Appeal from a judgment of the Justice Court of the Village of Wesley Hills, Rockland County (Philip G. Schnelwar, J.), rendered October 26, 2010.
People v Needleman (Dorit)
Appellate Term, Second Department
Published by New York State Law Reporting Bureau pursuant to Judiciary Law § 431.
This opinion is uncorrected and will not be published in the printed Official Reports.
PRESENT: NICOLAI, P.J., LaCAVA and IANNACCI, JJ
The judgment convicted defendant, after a non-jury trial, of parking in a "handicap zone."
ORDERED that the judgment of conviction is reversed, on the law, the action is dismissed and the fine, if paid, is remitted.
The parking violation summons issued to defendant is the functional equivalent of an appearance ticket (see CPL 150.10, 150.20; People v Gabbay, 175 Misc 2d 421 ; People v Devany, 24 Misc 3d 130[A], 2009 NY Slip Op 51345[U] [App Term, 9th & 10th Jud Dists 2009]). An appearance ticket is not an accusatory instrument and thus does not confer jurisdiction over the defendant (see People v Gabbay, 175 Misc 2d 421; People v Vaitzman, 31 Misc 3d 152[A], 2011 NY Slip Op 51134[U] [App Term, 9th & 10th Jud Dists 2011]; People v Devany, 24 Misc 3d 130[A], 2009 NY Slip Op 51345[U]; People v O'Shea, 2003 NY Slip Op 51102[U] [App Term, 9th & 10th Jud Dists 2003]). As it is clear from the record that the People did not file a proper accusatory instrument with the court (see CPL 150.50), the court never acquired jurisdiction over defendant and the action must be dismissed.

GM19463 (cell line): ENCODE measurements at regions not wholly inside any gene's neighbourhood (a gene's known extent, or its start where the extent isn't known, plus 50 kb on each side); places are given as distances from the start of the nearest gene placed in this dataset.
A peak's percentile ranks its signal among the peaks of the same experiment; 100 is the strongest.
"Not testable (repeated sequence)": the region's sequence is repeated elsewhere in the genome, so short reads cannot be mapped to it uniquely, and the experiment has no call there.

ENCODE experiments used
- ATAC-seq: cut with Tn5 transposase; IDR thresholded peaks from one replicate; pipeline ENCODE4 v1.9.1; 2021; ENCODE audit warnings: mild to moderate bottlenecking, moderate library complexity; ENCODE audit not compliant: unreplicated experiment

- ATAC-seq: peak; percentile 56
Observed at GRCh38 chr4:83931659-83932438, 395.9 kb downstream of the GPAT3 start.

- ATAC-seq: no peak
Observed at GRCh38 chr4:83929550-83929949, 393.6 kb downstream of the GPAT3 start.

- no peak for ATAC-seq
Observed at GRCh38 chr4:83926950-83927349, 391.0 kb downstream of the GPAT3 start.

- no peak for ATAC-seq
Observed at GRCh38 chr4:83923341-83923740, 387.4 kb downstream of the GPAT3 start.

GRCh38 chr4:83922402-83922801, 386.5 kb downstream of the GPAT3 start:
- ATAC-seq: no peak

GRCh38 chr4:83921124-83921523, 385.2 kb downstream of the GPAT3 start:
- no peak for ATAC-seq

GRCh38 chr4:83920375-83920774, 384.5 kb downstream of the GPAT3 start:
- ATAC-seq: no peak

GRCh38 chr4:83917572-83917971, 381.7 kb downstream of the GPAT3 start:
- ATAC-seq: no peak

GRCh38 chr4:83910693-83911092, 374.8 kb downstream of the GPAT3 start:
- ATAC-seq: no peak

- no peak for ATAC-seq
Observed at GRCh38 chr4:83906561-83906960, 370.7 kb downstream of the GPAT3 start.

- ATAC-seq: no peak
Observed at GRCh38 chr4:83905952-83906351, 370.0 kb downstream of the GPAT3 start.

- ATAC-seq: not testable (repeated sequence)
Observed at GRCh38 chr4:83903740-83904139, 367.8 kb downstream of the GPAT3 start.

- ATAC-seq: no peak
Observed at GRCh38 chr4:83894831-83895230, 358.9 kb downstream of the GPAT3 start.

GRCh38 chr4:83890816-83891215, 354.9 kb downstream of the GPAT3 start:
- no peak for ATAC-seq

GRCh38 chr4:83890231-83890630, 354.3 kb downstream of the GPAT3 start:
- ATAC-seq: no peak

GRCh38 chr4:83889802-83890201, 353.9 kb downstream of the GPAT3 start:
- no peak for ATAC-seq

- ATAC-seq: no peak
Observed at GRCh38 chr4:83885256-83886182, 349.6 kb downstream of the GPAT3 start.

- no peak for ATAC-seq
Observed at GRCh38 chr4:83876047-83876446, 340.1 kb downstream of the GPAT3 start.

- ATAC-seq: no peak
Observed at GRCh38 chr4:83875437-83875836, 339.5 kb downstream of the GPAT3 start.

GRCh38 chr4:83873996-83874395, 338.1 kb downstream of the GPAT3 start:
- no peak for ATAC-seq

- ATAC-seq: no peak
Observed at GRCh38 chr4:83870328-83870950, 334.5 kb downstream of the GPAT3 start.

Even if we were to treat the parking violation summons as an information, its dismissal would nonetheless be mandated, as the instrument is facially insufficient (see People v Gabbay, 175 Misc 2d 421; People v O'Shea, 2003 NY Slip Op 51102[U]). While the summons indicates the date, time and location of the offense as well as identifying information about the vehicle, it characterizes the offense simply as parking in a "handicap zone." The Vehicle and Traffic Law sets forth two separate offenses, with different elements, that arguably fall under the offense characterized in the instrument as "handicap zone": parking in a handicapped parking space and parking in a handicapped parking access aisle (see Vehicle and Traffic Law § 1203-c ). To allege an offense of parking in a handicapped parking space, it must be shown that defendant parked a vehicle in a parking space, "clearly marked for use by the handicapped in accordance with this section, without a special vehicle identification parking permit, a special municipal parking permit or whose motor vehicle is not registered in accordance with section four hundred four-a of this chapter and being used for the transportation of a handicapped person; or with such permit or registration and such person is not the one to whom the permit or registration was issued or is not transporting the person issued the permit or registration" (id.) With respect to parking in a handicapped parking access aisle, it is illegal for anyone, including an authorized handicapped person, to park in such an aisle (see id.). The summons fails to state the offense with which defendant was charged with sufficient detail to enable defendant to know which of the two offenses she is being charged with (see People v McGuire, 5 NY2d 523, 525-526 ; People v Love, 306 NY 18 ; cf. People v Norman, 1 Misc 3d 127[A], 2003 NY Slip Op 51537[U] [App Term, 9th & 10th Jud Dists 2003]).
Moreover, the bare, conclusory factual allegations failed to enable defendant to prepare a defense and were not sufficiently detailed to prevent her reprosecution for the same offense (see People v Dreyden, 15 NY3d 100 ; People v Casey, 95 NY2d 354, 360 ), thus rendering the instrument jurisdictionally defective (see People v Dumas, 68 NY2d 729 ; People v South, 29 Misc 3d 92 [App Term, 9th & 10th Jud Dists 2010]).
Nicolai, P.J., LaCava and Iannacci, JJ., concur. Decision Date: June 13, 2012
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